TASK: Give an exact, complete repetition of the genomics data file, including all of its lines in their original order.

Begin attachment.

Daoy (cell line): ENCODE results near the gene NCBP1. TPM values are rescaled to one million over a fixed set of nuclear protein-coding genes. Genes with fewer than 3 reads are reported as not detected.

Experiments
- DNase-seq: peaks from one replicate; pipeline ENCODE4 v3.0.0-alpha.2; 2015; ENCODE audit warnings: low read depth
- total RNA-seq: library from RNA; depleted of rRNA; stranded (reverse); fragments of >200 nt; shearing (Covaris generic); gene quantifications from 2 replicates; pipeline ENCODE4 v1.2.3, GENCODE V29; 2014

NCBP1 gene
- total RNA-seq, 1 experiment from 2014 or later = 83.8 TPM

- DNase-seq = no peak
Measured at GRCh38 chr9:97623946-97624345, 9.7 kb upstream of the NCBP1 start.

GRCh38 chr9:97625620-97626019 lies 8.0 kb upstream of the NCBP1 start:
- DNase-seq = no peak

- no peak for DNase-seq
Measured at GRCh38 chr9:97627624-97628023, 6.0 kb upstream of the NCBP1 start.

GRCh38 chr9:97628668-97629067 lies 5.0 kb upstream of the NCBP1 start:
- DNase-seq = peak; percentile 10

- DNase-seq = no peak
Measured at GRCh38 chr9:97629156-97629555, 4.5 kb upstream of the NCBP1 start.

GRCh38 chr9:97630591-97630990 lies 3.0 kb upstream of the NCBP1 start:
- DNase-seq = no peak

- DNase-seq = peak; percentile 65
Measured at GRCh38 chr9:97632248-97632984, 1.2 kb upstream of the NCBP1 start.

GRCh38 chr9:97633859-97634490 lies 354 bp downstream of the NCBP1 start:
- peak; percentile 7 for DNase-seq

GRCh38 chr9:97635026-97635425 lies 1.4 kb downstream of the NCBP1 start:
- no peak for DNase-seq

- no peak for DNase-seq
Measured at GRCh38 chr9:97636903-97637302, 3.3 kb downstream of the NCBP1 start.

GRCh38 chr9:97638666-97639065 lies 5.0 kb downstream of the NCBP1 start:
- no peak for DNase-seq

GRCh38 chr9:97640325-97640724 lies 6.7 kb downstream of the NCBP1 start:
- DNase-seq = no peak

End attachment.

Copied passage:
Daoy (cell line): ENCODE results near the gene NCBP1. TPM values are rescaled to one million over a fixed set of nuclear protein-coding genes. Genes with fewer than 3 reads are reported as not detected.

Experiments
- DNase-seq: peaks from one replicate; pipeline ENCODE4 v3.0.0-alpha.2; 2015; ENCODE audit warnings: low read depth
- total RNA-seq: library from RNA; depleted of rRNA; stranded (reverse); fragments of >200 nt; shearing (Covaris generic); gene quantifications from 2 replicates; pipeline ENCODE4 v1.2.3, GENCODE V29; 2014

NCBP1 gene
- total RNA-seq, 1 experiment from 2014 or later = 83.8 TPM

- DNase-seq = no peak
Measured at GRCh38 chr9:97623946-97624345, 9.7 kb upstream of the NCBP1 start.

GRCh38 chr9:97625620-97626019 lies 8.0 kb upstream of the NCBP1 start:
- DNase-seq = no peak

- no peak for DNase-seq
Measured at GRCh38 chr9:97627624-97628023, 6.0 kb upstream of the NCBP1 start.

GRCh38 chr9:97628668-97629067 lies 5.0 kb upstream of the NCBP1 start:
- DNase-seq = peak; percentile 10

- DNase-seq = no peak
Measured at GRCh38 chr9:97629156-97629555, 4.5 kb upstream of the NCBP1 start.

GRCh38 chr9:97630591-97630990 lies 3.0 kb upstream of the NCBP1 start:
- DNase-seq = no peak

- DNase-seq = peak; percentile 65
Measured at GRCh38 chr9:97632248-97632984, 1.2 kb upstream of the NCBP1 start.

GRCh38 chr9:97633859-97634490 lies 354 bp downstream of the NCBP1 start:
- peak; percentile 7 for DNase-seq

GRCh38 chr9:97635026-97635425 lies 1.4 kb downstream of the NCBP1 start:
- no peak for DNase-seq

- no peak for DNase-seq
Measured at GRCh38 chr9:97636903-97637302, 3.3 kb downstream of the NCBP1 start.

GRCh38 chr9:97638666-97639065 lies 5.0 kb downstream of the NCBP1 start:
- no peak for DNase-seq

GRCh38 chr9:97640325-97640724 lies 6.7 kb downstream of the NCBP1 start:
- DNase-seq = no peak